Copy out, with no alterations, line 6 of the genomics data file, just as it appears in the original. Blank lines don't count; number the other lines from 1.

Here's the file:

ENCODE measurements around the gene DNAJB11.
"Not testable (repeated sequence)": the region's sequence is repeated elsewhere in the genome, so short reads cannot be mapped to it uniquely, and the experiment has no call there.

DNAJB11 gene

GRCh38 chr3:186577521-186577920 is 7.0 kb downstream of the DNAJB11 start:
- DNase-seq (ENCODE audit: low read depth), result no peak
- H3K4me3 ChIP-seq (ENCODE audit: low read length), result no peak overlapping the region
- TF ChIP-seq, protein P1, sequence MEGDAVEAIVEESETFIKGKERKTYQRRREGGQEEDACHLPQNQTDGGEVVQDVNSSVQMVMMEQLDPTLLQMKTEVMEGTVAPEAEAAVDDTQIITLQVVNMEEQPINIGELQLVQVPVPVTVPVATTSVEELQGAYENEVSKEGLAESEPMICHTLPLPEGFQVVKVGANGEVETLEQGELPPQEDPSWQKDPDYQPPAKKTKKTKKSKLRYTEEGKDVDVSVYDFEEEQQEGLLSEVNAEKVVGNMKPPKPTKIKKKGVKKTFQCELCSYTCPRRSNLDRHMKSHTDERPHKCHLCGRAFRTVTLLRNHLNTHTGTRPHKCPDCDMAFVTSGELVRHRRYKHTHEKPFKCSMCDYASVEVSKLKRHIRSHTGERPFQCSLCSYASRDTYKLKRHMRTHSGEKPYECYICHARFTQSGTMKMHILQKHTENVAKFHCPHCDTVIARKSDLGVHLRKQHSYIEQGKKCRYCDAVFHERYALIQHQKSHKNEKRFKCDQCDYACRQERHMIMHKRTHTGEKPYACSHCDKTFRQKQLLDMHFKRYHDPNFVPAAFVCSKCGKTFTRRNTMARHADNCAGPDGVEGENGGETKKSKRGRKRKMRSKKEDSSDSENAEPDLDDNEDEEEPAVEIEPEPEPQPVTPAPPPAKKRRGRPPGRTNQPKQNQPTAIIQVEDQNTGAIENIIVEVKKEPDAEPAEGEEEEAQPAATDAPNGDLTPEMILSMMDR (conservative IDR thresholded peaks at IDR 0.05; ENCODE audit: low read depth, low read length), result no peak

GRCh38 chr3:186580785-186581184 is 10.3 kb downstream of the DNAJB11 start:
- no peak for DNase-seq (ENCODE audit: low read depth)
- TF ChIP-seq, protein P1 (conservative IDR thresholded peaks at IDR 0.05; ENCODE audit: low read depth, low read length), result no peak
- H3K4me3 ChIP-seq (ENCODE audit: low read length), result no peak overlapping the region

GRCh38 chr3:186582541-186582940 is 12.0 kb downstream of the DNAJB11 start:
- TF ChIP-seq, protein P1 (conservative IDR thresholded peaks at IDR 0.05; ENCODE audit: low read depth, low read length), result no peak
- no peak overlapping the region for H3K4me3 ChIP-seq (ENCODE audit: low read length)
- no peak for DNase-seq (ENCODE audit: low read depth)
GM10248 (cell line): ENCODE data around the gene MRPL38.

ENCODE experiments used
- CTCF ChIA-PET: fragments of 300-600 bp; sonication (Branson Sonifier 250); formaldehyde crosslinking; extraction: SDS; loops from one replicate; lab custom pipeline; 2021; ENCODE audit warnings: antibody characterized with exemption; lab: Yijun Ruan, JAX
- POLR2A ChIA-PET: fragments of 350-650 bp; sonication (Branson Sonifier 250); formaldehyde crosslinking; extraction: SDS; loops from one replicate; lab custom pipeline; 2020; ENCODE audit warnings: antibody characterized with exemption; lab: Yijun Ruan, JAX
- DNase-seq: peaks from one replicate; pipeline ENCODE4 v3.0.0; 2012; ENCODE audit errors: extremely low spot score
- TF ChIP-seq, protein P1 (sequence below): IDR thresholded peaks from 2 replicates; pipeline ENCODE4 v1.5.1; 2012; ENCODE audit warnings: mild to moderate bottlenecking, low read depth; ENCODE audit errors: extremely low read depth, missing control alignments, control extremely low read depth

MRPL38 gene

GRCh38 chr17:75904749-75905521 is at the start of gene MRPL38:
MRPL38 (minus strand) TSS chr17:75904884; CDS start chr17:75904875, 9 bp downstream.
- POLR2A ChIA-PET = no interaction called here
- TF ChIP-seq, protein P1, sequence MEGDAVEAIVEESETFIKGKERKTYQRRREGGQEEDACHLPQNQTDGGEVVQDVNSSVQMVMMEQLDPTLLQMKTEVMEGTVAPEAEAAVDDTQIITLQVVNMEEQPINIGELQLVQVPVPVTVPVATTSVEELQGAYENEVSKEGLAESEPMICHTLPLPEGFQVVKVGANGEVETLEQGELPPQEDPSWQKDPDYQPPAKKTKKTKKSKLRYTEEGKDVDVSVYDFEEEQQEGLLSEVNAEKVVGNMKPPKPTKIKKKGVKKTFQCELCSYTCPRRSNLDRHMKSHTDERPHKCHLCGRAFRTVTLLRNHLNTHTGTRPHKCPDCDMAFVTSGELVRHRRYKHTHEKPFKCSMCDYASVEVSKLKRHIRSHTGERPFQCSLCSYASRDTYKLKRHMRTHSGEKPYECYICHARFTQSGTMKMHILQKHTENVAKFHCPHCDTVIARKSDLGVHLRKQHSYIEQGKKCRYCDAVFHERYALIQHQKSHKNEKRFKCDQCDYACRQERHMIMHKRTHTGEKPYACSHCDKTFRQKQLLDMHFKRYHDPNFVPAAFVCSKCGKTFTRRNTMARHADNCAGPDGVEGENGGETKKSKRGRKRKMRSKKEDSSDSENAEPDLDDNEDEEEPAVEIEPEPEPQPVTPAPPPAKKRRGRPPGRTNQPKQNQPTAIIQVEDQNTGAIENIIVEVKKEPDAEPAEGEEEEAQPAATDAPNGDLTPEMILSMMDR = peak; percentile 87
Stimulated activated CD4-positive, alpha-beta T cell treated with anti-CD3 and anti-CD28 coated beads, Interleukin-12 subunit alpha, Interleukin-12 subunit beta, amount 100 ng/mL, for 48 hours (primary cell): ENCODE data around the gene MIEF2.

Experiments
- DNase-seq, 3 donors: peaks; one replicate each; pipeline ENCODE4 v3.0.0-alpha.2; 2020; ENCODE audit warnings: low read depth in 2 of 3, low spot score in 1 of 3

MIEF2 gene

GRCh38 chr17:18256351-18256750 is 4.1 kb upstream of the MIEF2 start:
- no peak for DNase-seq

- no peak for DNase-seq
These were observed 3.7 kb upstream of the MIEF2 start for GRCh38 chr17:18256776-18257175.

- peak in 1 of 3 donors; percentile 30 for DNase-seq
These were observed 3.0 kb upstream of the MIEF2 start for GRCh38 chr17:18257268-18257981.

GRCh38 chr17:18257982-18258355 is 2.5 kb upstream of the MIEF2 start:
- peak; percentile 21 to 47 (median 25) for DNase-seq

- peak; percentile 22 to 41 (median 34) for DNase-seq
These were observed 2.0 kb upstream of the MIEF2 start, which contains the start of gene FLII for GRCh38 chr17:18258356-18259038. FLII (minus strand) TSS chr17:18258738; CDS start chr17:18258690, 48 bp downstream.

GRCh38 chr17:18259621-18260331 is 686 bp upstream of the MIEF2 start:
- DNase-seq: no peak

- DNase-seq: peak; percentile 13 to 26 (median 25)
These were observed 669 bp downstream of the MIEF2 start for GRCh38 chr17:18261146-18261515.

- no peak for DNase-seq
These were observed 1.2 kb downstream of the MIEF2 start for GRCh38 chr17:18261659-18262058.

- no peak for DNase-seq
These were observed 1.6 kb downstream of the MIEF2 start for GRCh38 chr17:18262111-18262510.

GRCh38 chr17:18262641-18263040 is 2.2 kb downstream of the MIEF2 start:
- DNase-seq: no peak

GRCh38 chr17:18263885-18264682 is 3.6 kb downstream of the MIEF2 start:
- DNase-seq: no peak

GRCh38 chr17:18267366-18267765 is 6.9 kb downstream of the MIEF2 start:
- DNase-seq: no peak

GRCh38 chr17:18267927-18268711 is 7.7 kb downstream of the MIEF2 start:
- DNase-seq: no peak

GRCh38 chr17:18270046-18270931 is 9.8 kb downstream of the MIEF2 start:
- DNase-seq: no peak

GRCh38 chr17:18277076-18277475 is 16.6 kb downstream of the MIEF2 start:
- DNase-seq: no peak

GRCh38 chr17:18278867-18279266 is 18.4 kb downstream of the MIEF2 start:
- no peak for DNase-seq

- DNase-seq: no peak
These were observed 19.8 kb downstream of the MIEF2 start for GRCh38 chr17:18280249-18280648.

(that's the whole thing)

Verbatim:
- H3K4me3 ChIP-seq (ENCODE audit: low read length), result no peak overlapping the region